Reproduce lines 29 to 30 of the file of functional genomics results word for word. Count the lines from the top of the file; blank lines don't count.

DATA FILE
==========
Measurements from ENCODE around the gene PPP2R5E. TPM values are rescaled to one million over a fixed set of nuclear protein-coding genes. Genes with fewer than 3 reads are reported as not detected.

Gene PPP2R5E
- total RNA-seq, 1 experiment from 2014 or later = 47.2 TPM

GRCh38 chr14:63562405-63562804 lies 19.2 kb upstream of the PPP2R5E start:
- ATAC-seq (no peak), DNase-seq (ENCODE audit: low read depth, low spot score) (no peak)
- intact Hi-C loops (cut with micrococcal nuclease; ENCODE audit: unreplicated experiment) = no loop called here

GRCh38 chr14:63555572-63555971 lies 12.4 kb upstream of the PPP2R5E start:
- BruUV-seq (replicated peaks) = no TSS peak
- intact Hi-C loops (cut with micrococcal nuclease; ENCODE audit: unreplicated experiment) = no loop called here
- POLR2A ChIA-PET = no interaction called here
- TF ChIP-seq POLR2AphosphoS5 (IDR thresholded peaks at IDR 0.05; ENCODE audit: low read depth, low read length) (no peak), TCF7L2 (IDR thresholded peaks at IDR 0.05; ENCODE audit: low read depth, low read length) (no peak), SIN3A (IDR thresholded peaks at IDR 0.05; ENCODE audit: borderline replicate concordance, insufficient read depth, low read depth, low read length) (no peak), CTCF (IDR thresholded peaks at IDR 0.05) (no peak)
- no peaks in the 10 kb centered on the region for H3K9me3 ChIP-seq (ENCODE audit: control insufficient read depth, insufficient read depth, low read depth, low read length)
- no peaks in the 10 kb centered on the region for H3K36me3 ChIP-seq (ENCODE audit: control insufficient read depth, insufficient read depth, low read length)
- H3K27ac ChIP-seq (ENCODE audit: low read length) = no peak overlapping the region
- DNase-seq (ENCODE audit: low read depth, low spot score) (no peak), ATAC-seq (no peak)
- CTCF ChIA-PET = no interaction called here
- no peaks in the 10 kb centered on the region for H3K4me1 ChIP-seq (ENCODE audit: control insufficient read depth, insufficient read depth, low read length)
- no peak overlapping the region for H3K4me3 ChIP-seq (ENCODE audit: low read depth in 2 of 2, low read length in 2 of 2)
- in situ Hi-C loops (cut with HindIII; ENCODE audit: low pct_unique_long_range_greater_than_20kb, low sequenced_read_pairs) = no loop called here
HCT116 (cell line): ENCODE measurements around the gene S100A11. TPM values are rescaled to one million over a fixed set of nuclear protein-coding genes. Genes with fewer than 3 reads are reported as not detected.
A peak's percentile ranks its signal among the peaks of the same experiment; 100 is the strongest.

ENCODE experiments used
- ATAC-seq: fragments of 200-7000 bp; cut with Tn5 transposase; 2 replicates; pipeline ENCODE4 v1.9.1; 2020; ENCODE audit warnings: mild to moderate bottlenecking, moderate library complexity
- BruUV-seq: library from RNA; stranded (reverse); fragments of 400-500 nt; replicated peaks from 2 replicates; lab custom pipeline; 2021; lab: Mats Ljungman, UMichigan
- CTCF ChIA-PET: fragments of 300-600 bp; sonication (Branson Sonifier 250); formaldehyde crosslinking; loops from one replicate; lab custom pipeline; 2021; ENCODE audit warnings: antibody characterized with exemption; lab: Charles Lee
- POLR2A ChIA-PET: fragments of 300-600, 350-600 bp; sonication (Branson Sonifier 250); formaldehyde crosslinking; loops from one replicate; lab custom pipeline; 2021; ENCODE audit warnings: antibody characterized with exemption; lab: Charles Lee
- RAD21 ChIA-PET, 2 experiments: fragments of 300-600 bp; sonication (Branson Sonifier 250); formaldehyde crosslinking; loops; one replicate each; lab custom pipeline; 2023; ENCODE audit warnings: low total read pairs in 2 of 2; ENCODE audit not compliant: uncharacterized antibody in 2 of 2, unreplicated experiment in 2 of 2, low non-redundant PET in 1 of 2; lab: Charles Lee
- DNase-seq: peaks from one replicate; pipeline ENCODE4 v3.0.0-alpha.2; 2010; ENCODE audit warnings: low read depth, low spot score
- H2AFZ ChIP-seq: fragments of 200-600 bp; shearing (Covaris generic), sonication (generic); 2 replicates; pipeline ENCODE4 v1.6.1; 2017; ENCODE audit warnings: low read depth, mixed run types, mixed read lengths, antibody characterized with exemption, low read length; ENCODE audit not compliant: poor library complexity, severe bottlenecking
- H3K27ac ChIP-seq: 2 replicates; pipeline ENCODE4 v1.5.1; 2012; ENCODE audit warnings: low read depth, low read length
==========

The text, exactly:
- H2AFZ ChIP-seq: fragments of 200-600 bp; shearing (Covaris generic), sonication (generic); 2 replicates; pipeline ENCODE4 v1.6.1; 2017; ENCODE audit warnings: low read depth, mixed run types, mixed read lengths, antibody characterized with exemption, low read length; ENCODE audit not compliant: poor library complexity, severe bottlenecking
- H3K27ac ChIP-seq: 2 replicates; pipeline ENCODE4 v1.5.1; 2012; ENCODE audit warnings: low read depth, low read length